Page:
His focus is less on environmental results than on the taxpayer dollars saved by pursuing the green agenda, he said. So dismissive is he of scientific conflicts in environmentalism that he said about global warming, he said, “I don’t care if the tooth fairy is causing it.” The job of his office is to do sensible things, saving money the main one. He doesn’t care what people believe about the green agenda. “I’m a business guy,” he insisted. For example, he cares less for water saved than the money pocketed in drying up a wastewater problem. He cares less for reducing waste to the landfill than for counting cash from savings in reduced waste flow.
“I’ve gotten involved in water because I believe we’ve wasted F$100 million, and I was there arguing for doing it a different way 15 years ago. Now we’ve got another chance.” He said that as long as his office endures (not past the end of the year, he indicated), he will work on the water problem and the climate action plan.
TEA PARTY ACTIVISTS pointed with concern to the city’s membership in Iclei, the International Council for Local Environmental Initiatives, a club of governments interested in the sustainable development idea. Tea party members view city involvement with the group as a betrayal of genuine local interest and localist perspective.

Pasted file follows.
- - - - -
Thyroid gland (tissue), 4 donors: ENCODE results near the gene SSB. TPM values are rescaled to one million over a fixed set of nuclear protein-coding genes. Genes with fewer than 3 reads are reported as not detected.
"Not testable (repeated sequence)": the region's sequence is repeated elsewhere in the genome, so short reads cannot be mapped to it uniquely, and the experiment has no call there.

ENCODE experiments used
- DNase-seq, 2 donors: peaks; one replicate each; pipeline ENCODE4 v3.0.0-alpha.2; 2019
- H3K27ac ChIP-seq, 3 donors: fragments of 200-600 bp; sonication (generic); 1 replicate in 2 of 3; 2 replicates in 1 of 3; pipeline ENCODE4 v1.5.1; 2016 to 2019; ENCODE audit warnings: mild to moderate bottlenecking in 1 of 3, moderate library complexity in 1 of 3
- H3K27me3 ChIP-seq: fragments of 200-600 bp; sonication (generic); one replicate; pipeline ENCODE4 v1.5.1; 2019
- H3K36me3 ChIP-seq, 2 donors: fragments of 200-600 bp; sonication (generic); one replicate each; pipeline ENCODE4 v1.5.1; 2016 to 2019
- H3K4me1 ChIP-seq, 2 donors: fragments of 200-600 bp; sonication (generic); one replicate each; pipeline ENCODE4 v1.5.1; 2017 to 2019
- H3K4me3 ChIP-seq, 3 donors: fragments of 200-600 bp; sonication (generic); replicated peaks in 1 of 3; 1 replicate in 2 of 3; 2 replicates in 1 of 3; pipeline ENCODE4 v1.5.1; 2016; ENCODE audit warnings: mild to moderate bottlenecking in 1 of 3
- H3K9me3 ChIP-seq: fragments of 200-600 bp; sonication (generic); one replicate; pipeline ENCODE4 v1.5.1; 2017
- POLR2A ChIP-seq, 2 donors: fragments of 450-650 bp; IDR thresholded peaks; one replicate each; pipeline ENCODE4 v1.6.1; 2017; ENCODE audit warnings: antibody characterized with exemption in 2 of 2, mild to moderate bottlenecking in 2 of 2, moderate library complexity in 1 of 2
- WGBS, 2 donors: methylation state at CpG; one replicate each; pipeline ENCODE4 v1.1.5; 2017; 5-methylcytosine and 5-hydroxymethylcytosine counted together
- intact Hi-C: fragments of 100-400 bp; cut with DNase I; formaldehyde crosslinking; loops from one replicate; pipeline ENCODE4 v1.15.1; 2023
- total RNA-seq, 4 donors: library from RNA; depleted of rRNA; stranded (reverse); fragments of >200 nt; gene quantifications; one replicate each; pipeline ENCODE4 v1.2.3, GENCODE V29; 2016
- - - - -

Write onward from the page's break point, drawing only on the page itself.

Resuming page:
“Iclei ain’t got anything to do with me,” Mr. Crockett bellowed. “I’m Scotch-Irish. I vote in Republican primaries, but I vote for Democrats. I’m not taking a cue from either party. One doesn’t have the answers and the other doesn’t know the questions are. I’m just not a party guy. I’m Scotch-Irish independent, and I am going to do what I want to do. I don’t know what Iclei does, and I guarantee you, it doesn’t have a darn thing to do with my office, or with me, or with any of our people. That’s just the way it is. If you don’t like Iclei — that’s fine. I don’t like a lot of stuff. But it hasn’t got a dang thing to with me.”